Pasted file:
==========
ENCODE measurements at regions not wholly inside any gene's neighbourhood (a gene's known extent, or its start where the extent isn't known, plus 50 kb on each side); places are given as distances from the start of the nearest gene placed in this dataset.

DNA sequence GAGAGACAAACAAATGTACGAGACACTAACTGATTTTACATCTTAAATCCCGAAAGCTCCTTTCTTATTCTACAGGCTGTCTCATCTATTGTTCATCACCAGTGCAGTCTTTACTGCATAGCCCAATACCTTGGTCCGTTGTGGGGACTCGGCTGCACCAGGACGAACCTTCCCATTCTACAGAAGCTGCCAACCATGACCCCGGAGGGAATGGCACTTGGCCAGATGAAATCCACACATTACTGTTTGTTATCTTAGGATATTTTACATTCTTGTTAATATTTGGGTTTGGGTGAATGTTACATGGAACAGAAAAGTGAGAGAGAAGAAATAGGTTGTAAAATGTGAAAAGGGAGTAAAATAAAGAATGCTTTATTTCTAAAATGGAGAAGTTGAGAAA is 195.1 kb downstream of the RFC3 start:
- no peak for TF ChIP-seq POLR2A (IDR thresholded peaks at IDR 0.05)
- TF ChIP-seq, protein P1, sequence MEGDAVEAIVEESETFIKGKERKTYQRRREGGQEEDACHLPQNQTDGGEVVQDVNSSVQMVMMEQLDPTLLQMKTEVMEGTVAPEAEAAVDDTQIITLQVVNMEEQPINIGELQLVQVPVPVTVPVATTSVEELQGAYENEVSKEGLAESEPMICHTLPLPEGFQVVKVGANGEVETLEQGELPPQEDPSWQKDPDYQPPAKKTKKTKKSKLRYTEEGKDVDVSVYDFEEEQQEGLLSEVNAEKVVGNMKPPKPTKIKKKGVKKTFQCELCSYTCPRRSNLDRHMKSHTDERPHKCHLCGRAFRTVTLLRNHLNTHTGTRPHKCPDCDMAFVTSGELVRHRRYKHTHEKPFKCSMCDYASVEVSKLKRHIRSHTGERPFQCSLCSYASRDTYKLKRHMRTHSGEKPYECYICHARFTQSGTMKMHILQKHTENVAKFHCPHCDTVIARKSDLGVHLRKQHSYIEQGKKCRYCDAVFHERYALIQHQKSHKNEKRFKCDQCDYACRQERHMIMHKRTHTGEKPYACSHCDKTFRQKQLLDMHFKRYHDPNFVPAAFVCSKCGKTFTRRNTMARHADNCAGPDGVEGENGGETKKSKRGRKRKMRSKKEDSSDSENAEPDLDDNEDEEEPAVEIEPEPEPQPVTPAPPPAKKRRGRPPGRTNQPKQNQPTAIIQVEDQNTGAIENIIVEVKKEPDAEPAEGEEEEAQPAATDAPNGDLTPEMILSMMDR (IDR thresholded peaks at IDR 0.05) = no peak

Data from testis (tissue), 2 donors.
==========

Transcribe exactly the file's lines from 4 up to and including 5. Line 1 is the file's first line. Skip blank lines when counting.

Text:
- TF ChIP-seq, protein P1, sequence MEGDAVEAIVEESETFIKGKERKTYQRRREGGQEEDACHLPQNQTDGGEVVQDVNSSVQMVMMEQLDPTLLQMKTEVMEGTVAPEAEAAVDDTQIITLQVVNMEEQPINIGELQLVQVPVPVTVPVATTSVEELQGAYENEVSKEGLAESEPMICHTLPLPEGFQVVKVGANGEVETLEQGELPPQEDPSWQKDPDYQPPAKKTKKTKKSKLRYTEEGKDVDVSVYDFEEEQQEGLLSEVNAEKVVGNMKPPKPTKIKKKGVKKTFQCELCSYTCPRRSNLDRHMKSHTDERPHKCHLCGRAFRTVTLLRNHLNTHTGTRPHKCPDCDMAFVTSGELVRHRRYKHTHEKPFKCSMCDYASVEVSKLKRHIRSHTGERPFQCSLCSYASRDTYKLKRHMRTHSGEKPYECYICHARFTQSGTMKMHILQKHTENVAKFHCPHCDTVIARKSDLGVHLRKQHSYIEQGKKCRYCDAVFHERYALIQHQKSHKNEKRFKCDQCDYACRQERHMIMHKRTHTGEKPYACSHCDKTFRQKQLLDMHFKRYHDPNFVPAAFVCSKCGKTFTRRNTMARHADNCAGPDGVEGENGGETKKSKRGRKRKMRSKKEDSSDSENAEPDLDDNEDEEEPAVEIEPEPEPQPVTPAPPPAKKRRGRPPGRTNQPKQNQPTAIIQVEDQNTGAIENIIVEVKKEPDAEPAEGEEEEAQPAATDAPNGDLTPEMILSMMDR (IDR thresholded peaks at IDR 0.05) = no peak

Data from testis (tissue), 2 donors.